United Nations Continues Human Cloning Ban Debate as Lobbying Intensifies

Bioethics   |   Steven Ertelt   |   Oct 22, 2004   |   9:00AM   |   WASHINGTON, DC

United Nations Continues Human Cloning Ban Debate as Lobbying Intensifies

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by Steven Ertelt
LifeNews.com Editor
October 22, 2004

New York, NY (LifeNews.com) — Both sides in the international debate over human cloning are working furiously to line up supporters in favor of two competing proposals. One, backed by the United States and Costa Rica, bans all forms of human cloning while the other, supported by Belgium and other European nations, allows human cloning for research.

As nations debated yesterday, diplomats were busy lobbying undecided countries.

Despite a law banning both types of human cloning, France, which kept quiet in last year’s debates, spoke up yesterday in favor of the Belgian proposal.

In addition, Alfred Dube, the ambassador of Botswana, said a group of 14 African nations, members of the South African Development Community (SADC) will also back the Belgian measure. The SADC did not take a unified position last year when member nations decided to postpone the vote for another year.

However, pro-life lobbyists are securing support for the U.S.-Costa Rica plan that calls for a convention to draft a treaty banning human cloning for both reproduction and research.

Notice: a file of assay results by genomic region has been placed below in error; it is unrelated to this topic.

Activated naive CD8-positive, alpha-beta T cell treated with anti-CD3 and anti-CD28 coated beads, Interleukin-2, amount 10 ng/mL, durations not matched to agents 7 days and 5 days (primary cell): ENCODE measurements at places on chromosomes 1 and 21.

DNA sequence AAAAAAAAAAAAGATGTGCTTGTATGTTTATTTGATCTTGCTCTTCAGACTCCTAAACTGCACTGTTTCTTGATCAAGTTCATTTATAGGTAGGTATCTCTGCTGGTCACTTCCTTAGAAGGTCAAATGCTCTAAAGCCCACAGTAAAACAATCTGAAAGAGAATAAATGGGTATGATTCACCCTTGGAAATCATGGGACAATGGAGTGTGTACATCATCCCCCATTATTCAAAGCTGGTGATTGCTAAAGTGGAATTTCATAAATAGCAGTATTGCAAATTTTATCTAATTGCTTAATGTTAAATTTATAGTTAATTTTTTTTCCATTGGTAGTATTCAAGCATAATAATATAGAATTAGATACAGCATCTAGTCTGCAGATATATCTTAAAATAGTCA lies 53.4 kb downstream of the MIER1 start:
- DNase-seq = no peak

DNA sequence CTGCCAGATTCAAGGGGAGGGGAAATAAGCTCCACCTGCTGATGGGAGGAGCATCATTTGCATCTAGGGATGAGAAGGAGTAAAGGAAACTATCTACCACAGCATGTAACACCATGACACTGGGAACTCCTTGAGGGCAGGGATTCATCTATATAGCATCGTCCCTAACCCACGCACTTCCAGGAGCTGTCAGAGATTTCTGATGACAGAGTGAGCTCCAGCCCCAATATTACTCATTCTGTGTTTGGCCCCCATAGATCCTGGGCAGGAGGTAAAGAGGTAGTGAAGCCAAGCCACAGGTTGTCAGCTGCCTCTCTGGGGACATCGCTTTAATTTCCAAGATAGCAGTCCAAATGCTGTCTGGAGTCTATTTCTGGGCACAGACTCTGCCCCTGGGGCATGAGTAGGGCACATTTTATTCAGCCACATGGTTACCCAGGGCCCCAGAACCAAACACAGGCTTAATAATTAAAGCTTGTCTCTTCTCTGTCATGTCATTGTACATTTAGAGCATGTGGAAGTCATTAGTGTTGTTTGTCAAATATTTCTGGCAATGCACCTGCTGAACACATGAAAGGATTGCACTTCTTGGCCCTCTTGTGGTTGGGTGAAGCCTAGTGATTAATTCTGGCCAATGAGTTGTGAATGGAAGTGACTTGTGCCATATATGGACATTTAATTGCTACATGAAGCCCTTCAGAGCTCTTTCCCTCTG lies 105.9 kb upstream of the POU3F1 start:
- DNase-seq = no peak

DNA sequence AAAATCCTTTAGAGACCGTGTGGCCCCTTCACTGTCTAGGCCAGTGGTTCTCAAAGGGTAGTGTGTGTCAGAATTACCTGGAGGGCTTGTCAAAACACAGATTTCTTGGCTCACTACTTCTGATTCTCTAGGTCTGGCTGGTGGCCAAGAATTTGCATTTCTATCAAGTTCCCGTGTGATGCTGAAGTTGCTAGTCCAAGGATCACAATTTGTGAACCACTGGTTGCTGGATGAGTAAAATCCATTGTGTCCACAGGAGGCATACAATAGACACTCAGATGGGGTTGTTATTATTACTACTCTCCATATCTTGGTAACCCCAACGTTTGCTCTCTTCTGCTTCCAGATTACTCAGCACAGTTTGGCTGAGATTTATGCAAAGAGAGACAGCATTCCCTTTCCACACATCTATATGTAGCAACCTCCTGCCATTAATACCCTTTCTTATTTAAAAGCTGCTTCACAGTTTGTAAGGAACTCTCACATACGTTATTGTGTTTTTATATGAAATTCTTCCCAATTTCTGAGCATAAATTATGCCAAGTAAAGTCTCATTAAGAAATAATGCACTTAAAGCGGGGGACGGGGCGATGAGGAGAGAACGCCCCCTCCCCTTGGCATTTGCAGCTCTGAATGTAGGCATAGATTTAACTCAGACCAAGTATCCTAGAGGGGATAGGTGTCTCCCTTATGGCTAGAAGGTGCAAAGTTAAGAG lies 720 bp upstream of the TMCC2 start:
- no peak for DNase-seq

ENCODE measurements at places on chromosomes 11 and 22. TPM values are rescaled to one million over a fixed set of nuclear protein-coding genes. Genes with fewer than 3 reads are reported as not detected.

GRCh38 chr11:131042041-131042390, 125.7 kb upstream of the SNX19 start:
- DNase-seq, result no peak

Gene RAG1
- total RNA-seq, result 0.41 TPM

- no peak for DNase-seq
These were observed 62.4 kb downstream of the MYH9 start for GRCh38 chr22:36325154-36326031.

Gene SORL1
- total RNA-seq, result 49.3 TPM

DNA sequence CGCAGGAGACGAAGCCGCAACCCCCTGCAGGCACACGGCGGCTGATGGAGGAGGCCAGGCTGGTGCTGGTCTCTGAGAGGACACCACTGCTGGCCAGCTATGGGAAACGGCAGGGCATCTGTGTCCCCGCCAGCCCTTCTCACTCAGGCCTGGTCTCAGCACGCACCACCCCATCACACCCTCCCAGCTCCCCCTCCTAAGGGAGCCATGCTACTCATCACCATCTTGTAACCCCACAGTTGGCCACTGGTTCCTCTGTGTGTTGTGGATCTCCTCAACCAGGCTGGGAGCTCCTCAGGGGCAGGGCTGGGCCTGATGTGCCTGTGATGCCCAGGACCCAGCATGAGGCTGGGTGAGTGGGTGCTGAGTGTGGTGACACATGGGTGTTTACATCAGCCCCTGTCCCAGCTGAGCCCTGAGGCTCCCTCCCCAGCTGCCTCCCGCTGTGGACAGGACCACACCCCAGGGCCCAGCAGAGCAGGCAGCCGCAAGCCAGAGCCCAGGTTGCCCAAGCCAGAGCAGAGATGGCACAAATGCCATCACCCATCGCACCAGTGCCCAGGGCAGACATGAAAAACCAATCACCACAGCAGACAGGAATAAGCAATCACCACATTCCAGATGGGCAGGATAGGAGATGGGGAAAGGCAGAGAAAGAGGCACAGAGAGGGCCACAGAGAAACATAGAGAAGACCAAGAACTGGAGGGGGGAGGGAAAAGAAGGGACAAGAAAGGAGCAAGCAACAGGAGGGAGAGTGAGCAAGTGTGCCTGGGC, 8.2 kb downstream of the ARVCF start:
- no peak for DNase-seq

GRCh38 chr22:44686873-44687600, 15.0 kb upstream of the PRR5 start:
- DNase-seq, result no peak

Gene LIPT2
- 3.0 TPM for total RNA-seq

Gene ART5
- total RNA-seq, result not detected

Dr. David Prentice, an Indiana State University scientist who is a fellow with the Family Research Council, met yesterday with representatives of Slovakia, Nigeria, Kenya, Norway, Ethiopia, Philippines and Uganda.

Prentice said those nations joined a 61-member alliance backing the human cloning ban.

"This is a crucial issue," says Dr. Prentice, "Will we follow a path that allows creation of human life for experiments, creating a caste system of lesser humans for scientific sacrifice? Or will we value every human life, especially the most vulnerable?"

Some members of the United Nations, especially the Muslim countries that pushed forward a vote delay last year, are hoping to postpone the vote yet again until after the U.S. presidential elections.

Should John Kerry, who favors human cloning, be elected, U.S. policy in opposition to all human cloning would be scrapped in favor of cloning and killing human embryos for research.

A Kerry win could tip the balance in favor of the Belgian proposal.